You might want to invest in a circular polarizing filter for the aquarium, so as to eliminate the reflection on the glass, and be able to get a better image. It works well on the surface of the water, so it should work well on glass reflections. I am sure that if this dosen't work, others will post... Also, with the filter, it will reduce the light getting through the lens, so you might have to go up in ISO speed, or reduce the shutter speed.

You do not have to break the bank on the filter, as there are some from Hoya, Tiffen, etc. that should work well, plus the kit lenses are sizes that are the most common.
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Old Jun 26, 2009, 6:34 PM   #17
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I'm in Southern California, the other side of the country.

For your aquarium, you can try a polarizer, it would be great outdoors. But if it's indoors, like the Monterey Aquarium, you might lose too much light with one. I try to get as close to the glass as I can, which can also be a problem for focus if you are trying to take small jelly fish. Not a problem if the tank is big. I think I used a macro lens quite a bit when I was last at the one in Monterey. Lighting there is very dark, AF sometimes struggled, I had a relatively low keeper ratio, but I sure had fun and the ones that came out were very cool.

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Old Jun 26, 2009, 8:56 PM   #18
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LOL, thanks so much Goldwinger! But, it's true... this is my first DSLR, and only my second real camera. I had a Lumix FZ18 for a year that I only used in IntelligentAuto mode, and I sold it and put the proceeds toward the K10D. Along with these pics, some of the pics I took with the FZ18 are on my blog (look for Photos in the menu) and Flickr account. I want to take photography classes, but I think for cost's sake I might just buy some recommended books, instead.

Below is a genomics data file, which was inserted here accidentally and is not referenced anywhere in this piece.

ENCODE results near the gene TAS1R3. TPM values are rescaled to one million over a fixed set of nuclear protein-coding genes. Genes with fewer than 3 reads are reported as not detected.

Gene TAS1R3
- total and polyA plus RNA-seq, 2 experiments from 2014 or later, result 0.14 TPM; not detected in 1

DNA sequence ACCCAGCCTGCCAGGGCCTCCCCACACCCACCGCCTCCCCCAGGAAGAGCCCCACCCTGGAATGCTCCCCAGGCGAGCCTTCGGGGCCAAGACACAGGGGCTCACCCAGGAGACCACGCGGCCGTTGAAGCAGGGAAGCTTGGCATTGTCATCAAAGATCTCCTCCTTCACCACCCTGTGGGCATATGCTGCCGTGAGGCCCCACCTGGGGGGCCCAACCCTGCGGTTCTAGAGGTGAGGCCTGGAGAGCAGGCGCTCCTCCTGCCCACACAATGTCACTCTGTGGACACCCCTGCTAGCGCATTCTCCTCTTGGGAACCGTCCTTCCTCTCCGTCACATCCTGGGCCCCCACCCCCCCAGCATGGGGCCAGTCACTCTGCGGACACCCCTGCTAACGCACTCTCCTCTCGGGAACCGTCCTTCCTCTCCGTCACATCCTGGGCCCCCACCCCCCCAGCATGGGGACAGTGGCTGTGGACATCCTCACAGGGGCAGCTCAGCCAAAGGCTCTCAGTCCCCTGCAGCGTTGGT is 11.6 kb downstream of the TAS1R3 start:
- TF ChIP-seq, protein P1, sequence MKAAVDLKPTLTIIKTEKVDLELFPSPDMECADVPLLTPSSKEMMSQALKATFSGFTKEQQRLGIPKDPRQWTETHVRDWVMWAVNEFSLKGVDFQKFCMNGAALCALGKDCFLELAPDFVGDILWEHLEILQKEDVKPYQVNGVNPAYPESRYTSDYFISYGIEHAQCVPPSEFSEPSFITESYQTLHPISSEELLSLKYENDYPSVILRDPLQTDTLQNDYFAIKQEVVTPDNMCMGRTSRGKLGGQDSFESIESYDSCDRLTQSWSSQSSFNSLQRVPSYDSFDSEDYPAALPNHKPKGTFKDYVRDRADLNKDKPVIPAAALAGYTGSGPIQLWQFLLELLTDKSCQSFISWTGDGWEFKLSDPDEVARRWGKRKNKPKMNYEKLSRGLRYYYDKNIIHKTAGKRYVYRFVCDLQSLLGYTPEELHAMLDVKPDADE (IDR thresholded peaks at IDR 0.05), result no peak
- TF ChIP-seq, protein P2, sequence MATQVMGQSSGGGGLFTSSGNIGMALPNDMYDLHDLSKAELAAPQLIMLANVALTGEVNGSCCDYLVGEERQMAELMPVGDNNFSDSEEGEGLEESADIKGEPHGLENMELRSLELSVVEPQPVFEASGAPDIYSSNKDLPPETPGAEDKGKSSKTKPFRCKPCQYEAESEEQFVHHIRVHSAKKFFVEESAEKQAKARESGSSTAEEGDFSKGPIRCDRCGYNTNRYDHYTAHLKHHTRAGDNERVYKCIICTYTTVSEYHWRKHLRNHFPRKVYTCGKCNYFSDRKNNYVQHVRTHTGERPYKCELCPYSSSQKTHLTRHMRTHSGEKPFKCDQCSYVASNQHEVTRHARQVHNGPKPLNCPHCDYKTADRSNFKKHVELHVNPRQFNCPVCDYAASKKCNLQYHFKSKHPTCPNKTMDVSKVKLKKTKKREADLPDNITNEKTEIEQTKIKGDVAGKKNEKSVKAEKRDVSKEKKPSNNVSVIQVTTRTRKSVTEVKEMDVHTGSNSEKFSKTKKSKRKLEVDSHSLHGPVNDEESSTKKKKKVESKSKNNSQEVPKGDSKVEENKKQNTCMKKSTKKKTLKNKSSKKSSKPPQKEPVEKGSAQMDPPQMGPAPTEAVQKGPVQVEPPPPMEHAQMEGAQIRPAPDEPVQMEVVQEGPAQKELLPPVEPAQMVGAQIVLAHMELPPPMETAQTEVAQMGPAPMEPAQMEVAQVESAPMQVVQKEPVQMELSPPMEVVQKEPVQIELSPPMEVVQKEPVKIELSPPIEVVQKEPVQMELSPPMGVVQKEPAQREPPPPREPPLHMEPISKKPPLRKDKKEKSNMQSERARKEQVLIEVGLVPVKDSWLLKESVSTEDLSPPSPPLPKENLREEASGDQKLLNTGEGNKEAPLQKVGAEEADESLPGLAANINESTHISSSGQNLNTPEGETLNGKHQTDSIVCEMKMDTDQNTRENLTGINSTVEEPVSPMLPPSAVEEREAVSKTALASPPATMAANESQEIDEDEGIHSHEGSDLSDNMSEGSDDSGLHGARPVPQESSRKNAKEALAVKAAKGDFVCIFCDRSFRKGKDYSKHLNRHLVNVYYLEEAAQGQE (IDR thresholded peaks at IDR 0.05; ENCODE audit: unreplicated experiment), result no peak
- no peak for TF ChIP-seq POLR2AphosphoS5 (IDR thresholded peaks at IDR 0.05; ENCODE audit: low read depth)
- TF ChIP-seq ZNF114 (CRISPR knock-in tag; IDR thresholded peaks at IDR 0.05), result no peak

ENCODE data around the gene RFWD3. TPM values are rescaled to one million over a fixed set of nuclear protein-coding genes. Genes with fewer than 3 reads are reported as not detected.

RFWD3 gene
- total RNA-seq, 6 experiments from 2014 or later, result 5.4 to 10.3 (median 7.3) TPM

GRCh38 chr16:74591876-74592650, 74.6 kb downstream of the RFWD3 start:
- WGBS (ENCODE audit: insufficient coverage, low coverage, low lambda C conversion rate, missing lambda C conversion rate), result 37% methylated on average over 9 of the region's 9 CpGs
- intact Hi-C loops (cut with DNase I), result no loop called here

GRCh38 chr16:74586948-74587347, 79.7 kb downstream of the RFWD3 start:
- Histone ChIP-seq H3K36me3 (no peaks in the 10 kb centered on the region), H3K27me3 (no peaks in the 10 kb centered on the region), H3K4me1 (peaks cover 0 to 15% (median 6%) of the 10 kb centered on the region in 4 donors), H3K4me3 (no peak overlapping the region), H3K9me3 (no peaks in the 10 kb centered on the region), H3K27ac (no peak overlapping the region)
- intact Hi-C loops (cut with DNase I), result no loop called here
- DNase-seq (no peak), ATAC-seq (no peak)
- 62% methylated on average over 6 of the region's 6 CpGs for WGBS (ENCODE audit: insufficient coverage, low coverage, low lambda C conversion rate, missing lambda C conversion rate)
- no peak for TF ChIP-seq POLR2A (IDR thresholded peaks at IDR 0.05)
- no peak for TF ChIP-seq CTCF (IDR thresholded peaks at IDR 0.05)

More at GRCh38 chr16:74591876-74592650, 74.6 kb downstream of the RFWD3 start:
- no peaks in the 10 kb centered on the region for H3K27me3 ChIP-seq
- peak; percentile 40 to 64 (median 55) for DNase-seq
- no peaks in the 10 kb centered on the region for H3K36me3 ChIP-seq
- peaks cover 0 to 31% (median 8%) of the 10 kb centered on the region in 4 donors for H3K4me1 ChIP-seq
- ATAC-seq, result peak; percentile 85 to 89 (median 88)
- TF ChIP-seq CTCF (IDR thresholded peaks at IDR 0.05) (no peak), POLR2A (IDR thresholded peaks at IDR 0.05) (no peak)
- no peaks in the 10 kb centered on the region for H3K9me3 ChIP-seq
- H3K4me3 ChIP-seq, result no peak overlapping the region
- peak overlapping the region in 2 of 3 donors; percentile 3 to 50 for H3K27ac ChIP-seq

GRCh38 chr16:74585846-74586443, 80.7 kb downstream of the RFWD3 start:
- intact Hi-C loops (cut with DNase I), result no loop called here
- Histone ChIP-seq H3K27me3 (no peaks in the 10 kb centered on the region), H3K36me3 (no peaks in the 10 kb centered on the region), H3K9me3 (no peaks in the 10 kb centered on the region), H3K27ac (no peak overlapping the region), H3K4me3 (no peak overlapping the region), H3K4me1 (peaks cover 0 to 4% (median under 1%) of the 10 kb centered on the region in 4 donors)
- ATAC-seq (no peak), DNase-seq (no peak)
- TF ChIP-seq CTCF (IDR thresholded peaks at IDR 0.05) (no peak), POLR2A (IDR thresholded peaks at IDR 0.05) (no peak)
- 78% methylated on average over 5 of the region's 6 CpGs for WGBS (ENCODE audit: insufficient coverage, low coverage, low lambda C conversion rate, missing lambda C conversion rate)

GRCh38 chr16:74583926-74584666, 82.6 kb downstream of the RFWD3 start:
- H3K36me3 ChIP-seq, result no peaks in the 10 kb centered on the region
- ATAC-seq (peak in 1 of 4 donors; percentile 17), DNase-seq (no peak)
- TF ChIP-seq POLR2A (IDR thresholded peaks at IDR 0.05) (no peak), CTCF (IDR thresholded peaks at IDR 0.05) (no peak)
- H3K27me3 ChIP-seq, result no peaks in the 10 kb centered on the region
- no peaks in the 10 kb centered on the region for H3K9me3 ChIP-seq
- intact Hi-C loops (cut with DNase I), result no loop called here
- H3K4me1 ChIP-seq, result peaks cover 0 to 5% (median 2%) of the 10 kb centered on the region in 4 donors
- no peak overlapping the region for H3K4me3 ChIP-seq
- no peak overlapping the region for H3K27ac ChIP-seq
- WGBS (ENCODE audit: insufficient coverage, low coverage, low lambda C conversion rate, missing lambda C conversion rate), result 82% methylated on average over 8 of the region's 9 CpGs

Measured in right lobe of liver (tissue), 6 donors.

I really don't know well the technical stuff when it comes to photography: apertures, ISO, bright lenses, etc... I just learned what a prime lens was, and the difference between a zoom and telephoto lens, within the last week! My fundamentals are still rudimentary, so I make adjustments within my limited knowledge, say a little silent prayer, and shoot away.

Well, you surprised me Lady Ro!
I thought you were going to confess to being a long time film photographer. I'm a long way from being where I'd like to be but, I'm learning. I just got my first DSLR about a year and a half ago.
I'd have to say you have a natural eye for composition and that goes a long way in learning this biz. I'm kind of like the guy that said, "I don't know a thing about art but, I know what I like... " Now if I can just learn how to get that to come through the lens!
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Old Jun 27, 2009, 12:27 AM   #19
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All very good, well done.

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Old Jun 27, 2009, 10:15 AM   #20
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It might be difficult as you have the blown out spots in the clouds. But, it would be worth a try.

Regarding photography books, I get a lot of mine from www.hamiltonbooks.com There's quite an assortment and reasonable prices. And, they are always quick to ship and postage is great. I've even ordered a few that said "shop worn" that were perfectly fine in my opinion. It's where I got my copy of Understanding Exposure. Harriet's right. It's a great book.

Patty

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Thanks, Patty! I was wondering if I should adjust saturation and hue to give the sky a little more color... what do you think? I'm loving visiting DC so far (except for the knuckleheads), but I don't think I could live here - it's much too expensive to live in the better areas.

Yes, you may just have to go without him; you wouldn't feel alone since there are so many people just strolling and roaming about in no hurry. He's seen it all, already, anyway so the shine is not there for him like it is for us.